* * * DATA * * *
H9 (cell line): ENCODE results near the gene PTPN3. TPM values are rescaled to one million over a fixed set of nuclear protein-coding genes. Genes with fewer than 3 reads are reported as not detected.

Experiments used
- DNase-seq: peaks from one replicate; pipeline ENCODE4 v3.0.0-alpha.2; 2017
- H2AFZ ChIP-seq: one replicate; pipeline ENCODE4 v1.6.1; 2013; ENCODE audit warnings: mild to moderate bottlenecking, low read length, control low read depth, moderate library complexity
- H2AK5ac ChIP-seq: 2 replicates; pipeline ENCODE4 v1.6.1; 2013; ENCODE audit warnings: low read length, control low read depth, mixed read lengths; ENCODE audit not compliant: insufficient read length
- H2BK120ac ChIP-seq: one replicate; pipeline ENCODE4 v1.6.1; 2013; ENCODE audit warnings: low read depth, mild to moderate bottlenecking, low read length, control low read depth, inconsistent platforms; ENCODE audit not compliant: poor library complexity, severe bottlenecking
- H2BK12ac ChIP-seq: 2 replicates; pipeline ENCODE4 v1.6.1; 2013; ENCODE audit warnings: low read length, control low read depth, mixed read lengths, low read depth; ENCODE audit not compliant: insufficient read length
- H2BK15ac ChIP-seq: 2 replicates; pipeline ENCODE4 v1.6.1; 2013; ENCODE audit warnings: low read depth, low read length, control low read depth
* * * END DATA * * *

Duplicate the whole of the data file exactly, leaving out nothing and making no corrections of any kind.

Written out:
H9 (cell line): ENCODE results near the gene PTPN3. TPM values are rescaled to one million over a fixed set of nuclear protein-coding genes. Genes with fewer than 3 reads are reported as not detected.

Experiments used
- DNase-seq: peaks from one replicate; pipeline ENCODE4 v3.0.0-alpha.2; 2017
- H2AFZ ChIP-seq: one replicate; pipeline ENCODE4 v1.6.1; 2013; ENCODE audit warnings: mild to moderate bottlenecking, low read length, control low read depth, moderate library complexity
- H2AK5ac ChIP-seq: 2 replicates; pipeline ENCODE4 v1.6.1; 2013; ENCODE audit warnings: low read length, control low read depth, mixed read lengths; ENCODE audit not compliant: insufficient read length
- H2BK120ac ChIP-seq: one replicate; pipeline ENCODE4 v1.6.1; 2013; ENCODE audit warnings: low read depth, mild to moderate bottlenecking, low read length, control low read depth, inconsistent platforms; ENCODE audit not compliant: poor library complexity, severe bottlenecking
- H2BK12ac ChIP-seq: 2 replicates; pipeline ENCODE4 v1.6.1; 2013; ENCODE audit warnings: low read length, control low read depth, mixed read lengths, low read depth; ENCODE audit not compliant: insufficient read length
- H2BK15ac ChIP-seq: 2 replicates; pipeline ENCODE4 v1.6.1; 2013; ENCODE audit warnings: low read depth, low read length, control low read depth